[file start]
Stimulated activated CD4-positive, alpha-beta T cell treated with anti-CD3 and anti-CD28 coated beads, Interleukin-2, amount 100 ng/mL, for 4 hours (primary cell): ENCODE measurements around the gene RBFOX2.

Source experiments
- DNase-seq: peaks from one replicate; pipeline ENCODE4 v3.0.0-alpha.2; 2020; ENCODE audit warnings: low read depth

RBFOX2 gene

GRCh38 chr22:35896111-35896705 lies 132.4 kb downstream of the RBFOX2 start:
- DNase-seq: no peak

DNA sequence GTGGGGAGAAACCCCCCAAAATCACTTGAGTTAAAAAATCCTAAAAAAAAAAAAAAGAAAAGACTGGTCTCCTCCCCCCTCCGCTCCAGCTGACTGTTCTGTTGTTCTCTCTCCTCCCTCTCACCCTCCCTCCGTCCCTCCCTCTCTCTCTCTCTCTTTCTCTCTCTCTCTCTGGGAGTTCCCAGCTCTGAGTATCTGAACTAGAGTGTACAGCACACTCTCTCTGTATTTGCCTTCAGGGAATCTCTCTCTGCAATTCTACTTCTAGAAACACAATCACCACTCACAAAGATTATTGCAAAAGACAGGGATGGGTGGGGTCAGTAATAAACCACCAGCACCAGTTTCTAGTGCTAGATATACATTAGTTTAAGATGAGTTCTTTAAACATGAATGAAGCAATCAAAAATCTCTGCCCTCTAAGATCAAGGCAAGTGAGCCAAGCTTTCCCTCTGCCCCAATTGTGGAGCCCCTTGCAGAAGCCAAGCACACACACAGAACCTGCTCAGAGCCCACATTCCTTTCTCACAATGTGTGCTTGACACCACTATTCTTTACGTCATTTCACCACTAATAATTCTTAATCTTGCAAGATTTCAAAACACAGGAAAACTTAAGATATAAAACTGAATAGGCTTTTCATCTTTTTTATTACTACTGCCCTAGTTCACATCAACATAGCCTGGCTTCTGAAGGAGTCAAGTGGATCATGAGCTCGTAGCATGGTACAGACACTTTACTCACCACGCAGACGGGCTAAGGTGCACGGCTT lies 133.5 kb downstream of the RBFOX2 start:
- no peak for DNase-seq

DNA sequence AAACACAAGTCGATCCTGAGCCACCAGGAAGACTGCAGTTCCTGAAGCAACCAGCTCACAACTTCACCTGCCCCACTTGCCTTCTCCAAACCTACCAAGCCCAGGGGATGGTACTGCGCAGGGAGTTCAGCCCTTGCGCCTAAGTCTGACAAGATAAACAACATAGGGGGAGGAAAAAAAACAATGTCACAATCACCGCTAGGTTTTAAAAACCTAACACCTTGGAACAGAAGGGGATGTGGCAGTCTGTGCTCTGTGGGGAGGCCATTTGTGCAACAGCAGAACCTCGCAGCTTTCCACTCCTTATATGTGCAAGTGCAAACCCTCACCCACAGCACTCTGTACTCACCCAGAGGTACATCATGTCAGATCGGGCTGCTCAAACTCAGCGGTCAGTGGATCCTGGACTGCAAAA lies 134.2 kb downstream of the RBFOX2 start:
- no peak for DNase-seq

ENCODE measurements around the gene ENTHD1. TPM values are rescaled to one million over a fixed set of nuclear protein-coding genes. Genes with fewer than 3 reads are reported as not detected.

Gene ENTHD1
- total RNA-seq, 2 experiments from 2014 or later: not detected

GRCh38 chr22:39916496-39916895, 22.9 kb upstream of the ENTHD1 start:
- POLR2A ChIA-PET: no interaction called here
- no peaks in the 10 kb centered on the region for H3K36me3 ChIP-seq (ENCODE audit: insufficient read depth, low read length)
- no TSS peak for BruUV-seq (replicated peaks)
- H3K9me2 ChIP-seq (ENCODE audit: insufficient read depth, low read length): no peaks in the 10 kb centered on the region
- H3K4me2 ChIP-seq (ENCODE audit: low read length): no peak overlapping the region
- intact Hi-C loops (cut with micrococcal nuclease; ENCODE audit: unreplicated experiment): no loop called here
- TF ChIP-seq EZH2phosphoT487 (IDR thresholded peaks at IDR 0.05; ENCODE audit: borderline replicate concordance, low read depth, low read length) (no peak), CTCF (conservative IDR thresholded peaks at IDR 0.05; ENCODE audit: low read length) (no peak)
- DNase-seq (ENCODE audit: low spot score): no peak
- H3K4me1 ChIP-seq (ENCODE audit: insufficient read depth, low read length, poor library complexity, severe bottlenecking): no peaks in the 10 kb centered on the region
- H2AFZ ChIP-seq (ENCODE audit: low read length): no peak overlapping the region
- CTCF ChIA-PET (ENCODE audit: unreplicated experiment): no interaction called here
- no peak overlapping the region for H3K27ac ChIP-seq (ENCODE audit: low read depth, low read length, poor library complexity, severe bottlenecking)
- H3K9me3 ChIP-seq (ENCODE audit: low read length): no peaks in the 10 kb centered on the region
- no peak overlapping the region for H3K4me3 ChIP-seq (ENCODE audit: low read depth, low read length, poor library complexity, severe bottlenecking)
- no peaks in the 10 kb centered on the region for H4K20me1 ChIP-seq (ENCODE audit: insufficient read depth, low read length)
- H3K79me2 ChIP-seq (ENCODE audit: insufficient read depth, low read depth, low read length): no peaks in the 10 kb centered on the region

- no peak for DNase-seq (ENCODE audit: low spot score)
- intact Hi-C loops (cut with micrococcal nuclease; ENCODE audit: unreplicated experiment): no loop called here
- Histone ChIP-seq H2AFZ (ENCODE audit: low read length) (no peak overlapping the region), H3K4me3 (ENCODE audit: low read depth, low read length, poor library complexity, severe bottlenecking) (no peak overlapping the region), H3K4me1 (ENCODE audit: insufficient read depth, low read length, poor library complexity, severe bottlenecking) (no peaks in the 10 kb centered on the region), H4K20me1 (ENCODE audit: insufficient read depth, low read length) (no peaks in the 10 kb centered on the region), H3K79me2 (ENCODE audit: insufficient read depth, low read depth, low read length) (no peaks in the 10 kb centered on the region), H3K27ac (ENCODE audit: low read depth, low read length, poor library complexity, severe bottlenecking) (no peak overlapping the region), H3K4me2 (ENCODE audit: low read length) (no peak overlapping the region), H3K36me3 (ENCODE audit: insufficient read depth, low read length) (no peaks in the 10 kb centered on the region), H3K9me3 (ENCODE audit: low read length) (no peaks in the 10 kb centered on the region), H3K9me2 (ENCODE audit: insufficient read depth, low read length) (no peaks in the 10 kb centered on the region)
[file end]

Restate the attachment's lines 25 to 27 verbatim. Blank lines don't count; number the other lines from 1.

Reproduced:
- CTCF ChIA-PET (ENCODE audit: unreplicated experiment): no interaction called here
- no peak overlapping the region for H3K27ac ChIP-seq (ENCODE audit: low read depth, low read length, poor library complexity, severe bottlenecking)
- H3K9me3 ChIP-seq (ENCODE audit: low read length): no peaks in the 10 kb centered on the region